Tim was the only one up as early as me, so I wandered indoors and posed the question. I wasn’t at all sure he would be willing to answer it. After all, he might find it as personal as I had or be as stumped for an answer as I had initially been. He wasn’t, on either account. Debbie joined us when we were thick in conversation. Then our host, Peggy, ambled down from her bedroom and joined in.

Here is what my three companions told me they would tell their ten-year-old selves. I won’t attribute any one comment to any one of them, just to keep it interesting and give them a bit of privacy:

  • Stay yourself.
  • Don’t compare yourself with everyone else.
  • Don’t try to figure it all out now.
  • The priests, the teachers, and the ones in charge are not always right. But keep it to yourself until you can do something about it.
  • Be gentle with yourself.
  • You’re amazing! You’re going to be and do so many things that are going to leave an imprint.
  • You have no idea how much potential you have, but you’ll figure it out.
  • Everything is going to be okay.

This last one pretty much says it all for me. But I might add a few of my own:

  • You won’t know it for some time, but this move you’ve just made–the one you didn’t want to make, the one you fought–is actually a turning point that will change the direction of your life for the better.
  • You can be known by places, but you must open yourself to them and let yourself be known.
  • This small corner of your life is a wonderful start, but your life can and will be so much bigger. Take a deep breath and take a running jump right off that cliff. Keep doing it. Live life without a net. You’ll know what that means in a few years, but begin to think about it now.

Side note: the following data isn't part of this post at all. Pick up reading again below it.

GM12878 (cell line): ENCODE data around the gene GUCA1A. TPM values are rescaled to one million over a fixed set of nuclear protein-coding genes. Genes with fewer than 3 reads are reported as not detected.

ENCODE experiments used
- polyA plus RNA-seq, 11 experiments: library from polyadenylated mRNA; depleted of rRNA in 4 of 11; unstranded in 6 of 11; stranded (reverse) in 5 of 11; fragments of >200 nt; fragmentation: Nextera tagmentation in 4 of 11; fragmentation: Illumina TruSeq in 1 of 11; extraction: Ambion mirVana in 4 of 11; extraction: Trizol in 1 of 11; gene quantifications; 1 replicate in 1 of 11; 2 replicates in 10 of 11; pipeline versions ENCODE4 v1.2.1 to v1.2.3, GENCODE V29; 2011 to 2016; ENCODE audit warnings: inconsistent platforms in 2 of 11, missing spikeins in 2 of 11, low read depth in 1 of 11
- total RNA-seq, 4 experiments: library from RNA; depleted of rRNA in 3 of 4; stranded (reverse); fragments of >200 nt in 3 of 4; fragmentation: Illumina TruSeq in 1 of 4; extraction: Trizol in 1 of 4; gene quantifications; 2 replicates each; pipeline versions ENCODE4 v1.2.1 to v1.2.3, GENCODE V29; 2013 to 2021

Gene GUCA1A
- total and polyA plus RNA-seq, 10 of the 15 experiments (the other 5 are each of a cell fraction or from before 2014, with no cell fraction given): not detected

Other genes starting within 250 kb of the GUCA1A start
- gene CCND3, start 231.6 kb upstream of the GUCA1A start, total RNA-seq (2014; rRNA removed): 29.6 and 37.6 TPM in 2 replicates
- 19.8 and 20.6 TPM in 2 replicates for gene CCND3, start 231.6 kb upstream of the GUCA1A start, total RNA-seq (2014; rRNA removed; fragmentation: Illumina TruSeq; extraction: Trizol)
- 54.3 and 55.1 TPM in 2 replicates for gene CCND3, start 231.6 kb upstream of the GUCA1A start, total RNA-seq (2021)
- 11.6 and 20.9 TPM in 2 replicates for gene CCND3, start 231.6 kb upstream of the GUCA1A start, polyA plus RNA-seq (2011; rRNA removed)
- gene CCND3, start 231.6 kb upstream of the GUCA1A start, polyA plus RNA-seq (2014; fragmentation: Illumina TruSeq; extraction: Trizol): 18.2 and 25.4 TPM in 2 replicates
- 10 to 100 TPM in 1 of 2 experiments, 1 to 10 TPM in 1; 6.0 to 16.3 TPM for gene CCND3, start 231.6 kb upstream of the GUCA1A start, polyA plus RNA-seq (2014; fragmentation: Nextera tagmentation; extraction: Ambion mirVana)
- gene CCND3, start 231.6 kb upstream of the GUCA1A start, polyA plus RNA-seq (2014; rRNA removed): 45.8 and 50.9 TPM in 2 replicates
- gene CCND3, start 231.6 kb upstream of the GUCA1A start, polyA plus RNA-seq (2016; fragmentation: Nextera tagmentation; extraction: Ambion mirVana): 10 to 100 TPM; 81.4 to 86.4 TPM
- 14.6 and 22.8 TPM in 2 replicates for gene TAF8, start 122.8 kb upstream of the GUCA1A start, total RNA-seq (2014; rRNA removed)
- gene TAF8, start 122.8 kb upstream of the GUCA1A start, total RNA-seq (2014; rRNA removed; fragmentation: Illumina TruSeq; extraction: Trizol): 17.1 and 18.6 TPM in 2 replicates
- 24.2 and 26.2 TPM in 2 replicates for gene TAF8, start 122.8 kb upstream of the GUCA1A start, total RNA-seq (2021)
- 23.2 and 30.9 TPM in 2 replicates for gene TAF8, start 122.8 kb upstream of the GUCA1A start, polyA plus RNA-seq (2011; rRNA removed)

•  Yes, you did choose your parents and in a few years, you are going to see what a great choice it was. For now, know that angels are watching over you and that you are being guided. Pay attention. Be open to the guidance.
  • By the way, everyone else has angels watching over them, too, and everyone else is also being guided. Curiously, many people don’t know that.

Well, now that I’ve gotten started, I can see that I could keep going. But I won’t. I’d like to know what advice you would give your ten-year-old self.

 

Copyright 2009 by Melanie Mulhall

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Letting Go

July 5, 2009

I had just taken out a couple of dying elderberry bushes when I injured my knee for the second time in two months. I had tripped on a limb y-joint and I heard the “pop” when  my knee corkscrewed as I went down. For a split second, I was afraid I’d seriously damaged it this time. But when I tested it, limping to the house for an ice bag, it didn’t seem quite so bad as that nauseating popping sound might have suggested.